Jim Macrae, HRSA's associate administrator for primary healthcare, will take over as acting administrator of HRSA. As head of the Bureau of Primary Health Care, Macrae oversaw the Federally Qualified Health Center Program.
“As I assume this new role, I want to let you know how proud I am of all that we have accomplished together during these past 6 years,” Wakefield said in a statement to HRSA employees. “Our work has enabled HRSA grantees to provide high-quality healthcare to millions of people, to train the next generation of healthcare providers, and to strengthen the nation's healthcare safety net."
Reflecting on her time in office, Wakefield said the agency has strengthened its oversight capabilities and modernized the way it executes programs. She also pointed to the significant role the agency played in facilitating major initiatives related to the American Recovery and Reinvestment Act, as well as the Affordable Care Act.
Shortly after Wakefield took office in 2009, HHS and HRSA announced the release of $338 million in grant money under the Recovery Act to help expand services at over 1,000 federally qualified community health centers. The initiative was expected to create or retain about 6,400 jobs and provide care to an additional 2.1 million patients through 2011.
A native of North Dakota, Wakefield has been a vocal advocate for improvements in rural healthcare. Under Wakefield's leadership, HRSA signed an agreement with the U.S. Labor Department in 2012 to use existing resources at community colleges and technical colleges to support the training of health information technology professionals at rural hospitals and clinics.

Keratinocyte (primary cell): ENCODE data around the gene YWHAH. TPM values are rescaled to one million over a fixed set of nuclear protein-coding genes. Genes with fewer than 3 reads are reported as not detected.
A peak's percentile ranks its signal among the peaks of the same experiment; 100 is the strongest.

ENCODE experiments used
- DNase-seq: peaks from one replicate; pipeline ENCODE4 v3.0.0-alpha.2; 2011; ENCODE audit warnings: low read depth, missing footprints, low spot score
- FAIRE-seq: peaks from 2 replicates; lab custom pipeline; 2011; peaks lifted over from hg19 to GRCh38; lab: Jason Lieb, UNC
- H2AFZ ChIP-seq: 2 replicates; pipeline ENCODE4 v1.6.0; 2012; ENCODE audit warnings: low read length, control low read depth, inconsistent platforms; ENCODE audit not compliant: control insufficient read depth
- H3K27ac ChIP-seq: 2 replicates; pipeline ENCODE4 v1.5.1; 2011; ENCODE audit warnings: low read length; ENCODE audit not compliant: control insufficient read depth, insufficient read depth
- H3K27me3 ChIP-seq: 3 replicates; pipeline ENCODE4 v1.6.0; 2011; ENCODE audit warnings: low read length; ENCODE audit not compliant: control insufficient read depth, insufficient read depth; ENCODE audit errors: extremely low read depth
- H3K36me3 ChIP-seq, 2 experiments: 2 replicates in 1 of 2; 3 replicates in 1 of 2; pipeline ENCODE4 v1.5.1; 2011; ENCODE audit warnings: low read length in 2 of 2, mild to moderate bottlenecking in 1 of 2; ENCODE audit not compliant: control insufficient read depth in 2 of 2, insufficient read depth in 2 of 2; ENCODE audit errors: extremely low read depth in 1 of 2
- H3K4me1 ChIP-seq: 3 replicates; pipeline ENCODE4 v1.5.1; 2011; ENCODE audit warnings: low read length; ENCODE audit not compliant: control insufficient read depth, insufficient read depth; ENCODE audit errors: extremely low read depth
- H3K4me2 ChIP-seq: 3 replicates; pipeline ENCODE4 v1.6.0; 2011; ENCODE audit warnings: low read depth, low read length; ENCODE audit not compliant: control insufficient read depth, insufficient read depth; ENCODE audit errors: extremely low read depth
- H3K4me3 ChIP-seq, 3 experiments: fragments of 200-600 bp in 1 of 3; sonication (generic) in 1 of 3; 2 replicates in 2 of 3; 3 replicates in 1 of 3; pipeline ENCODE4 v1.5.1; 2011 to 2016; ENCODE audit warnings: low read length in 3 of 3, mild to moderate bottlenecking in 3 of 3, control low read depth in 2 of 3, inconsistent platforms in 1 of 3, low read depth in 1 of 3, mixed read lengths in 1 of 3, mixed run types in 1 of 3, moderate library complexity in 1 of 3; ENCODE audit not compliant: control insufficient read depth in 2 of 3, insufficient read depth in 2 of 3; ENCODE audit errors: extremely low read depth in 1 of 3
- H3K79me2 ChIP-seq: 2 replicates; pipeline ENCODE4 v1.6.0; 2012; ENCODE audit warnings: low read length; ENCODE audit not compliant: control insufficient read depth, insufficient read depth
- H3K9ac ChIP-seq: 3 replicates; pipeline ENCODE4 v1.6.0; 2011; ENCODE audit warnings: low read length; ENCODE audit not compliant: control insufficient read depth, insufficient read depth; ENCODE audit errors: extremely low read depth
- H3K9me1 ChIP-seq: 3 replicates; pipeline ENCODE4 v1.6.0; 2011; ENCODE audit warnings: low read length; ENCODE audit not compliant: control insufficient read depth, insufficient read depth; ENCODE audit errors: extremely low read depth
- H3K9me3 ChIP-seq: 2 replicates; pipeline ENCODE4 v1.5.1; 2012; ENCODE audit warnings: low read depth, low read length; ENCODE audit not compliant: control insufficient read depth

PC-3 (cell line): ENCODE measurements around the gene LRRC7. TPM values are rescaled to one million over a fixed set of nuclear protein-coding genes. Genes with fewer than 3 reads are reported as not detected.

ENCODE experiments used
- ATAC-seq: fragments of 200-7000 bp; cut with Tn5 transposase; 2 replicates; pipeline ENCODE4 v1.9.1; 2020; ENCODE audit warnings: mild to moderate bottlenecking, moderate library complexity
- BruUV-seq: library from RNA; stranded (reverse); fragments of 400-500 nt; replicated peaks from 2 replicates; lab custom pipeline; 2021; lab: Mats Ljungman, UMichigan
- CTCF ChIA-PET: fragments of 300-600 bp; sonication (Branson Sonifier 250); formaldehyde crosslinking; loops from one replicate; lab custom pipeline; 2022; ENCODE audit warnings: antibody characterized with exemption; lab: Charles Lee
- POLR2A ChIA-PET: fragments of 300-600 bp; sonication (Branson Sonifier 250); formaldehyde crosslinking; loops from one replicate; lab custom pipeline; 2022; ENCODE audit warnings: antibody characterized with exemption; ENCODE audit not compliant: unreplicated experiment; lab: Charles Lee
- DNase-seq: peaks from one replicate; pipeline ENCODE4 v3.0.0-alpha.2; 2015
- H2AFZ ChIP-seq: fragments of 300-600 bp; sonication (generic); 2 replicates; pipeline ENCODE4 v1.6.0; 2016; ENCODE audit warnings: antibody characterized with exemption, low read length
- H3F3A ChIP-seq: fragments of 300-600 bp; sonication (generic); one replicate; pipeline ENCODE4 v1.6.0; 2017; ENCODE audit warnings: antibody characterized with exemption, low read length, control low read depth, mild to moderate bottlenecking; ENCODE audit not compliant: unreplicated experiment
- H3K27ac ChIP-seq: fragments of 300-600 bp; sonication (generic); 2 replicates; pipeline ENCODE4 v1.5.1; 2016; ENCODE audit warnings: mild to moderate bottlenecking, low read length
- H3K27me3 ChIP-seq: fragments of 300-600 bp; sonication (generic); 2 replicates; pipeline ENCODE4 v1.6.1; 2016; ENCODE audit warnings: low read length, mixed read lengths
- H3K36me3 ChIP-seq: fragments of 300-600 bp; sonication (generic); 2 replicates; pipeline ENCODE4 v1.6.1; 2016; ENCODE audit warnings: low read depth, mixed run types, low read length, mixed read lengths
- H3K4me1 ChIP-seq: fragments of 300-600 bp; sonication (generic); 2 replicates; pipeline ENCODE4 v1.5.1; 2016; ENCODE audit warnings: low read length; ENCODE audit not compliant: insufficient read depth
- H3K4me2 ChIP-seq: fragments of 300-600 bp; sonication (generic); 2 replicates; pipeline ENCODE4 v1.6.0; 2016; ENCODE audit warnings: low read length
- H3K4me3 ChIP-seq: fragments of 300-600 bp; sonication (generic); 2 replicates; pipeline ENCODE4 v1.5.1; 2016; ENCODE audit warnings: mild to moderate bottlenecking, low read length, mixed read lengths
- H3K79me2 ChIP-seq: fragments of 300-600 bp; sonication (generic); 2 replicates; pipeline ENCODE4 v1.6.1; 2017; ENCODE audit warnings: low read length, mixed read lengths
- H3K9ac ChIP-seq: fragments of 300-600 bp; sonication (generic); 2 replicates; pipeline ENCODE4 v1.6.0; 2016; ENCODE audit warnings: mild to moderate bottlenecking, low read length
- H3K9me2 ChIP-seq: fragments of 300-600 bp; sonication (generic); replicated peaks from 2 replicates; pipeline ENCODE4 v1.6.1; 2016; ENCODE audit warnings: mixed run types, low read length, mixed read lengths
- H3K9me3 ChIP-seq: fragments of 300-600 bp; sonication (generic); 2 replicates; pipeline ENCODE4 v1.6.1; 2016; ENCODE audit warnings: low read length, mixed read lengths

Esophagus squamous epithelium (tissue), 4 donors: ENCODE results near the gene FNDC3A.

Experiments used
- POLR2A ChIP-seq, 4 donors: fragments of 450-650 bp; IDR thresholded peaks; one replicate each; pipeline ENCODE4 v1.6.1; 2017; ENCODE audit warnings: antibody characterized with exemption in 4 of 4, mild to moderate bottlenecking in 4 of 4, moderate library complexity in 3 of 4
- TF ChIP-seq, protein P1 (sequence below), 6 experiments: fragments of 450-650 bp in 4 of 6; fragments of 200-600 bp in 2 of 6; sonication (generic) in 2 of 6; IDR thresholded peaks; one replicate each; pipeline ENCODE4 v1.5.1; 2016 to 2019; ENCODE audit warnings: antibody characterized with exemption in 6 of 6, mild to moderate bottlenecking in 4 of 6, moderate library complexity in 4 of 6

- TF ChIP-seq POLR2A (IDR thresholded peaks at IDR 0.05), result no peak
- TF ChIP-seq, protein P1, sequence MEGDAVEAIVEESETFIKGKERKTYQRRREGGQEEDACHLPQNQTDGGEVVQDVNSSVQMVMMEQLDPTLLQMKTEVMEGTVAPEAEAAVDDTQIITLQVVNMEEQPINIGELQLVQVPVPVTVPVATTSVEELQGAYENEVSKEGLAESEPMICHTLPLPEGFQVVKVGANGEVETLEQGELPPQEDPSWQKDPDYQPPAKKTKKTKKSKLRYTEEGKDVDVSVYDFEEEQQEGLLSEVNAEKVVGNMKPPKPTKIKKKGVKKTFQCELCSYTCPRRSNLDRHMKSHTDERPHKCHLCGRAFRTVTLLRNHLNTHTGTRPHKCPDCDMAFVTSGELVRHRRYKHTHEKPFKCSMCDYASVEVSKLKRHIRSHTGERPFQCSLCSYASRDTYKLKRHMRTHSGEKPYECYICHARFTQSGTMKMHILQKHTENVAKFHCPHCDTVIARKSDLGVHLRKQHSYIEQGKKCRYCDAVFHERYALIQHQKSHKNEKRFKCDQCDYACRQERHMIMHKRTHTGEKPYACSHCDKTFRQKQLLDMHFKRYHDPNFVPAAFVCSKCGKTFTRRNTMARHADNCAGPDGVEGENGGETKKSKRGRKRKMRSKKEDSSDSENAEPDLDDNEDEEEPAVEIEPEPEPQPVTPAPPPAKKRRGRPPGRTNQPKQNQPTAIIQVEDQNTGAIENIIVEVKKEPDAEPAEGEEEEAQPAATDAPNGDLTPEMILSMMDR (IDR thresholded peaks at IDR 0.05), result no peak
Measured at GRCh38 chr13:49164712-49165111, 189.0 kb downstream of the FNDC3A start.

The HRSA continues to be involved in a long-lasting legal battle with the Pharmaceutical Research and Manufacturers of America, the drug industry's lobbying group, over issues with the federal 340B drug-discount program, which assists providers serving indigent and uninsured patients.
PhRMA has challenged the agency's ruling that safety net hospitals are allowed to buy so-called orphan drugs at a discount to treat non-orphan conditions.
Before working at HRSA, Wakefield was the associate dean for rural health at the University of North Dakota School of Medicine and Health Sciences. She also served as director of the Center for Health Policy, Research and Ethics at George Mason University in Fairfax, Va., and chief of staff for former U.S. Sens. Kent Conrad and Quentin Burdick, both of North Dakota.
Wakefield was named one of Modern Healthcare's Top 25 Women in Healthcare in 2009, 2011 and 2013, along with former HHS Secretary Kathleen Sebelius.
Follow Adam Rubenfire on Twitter: @arubenfire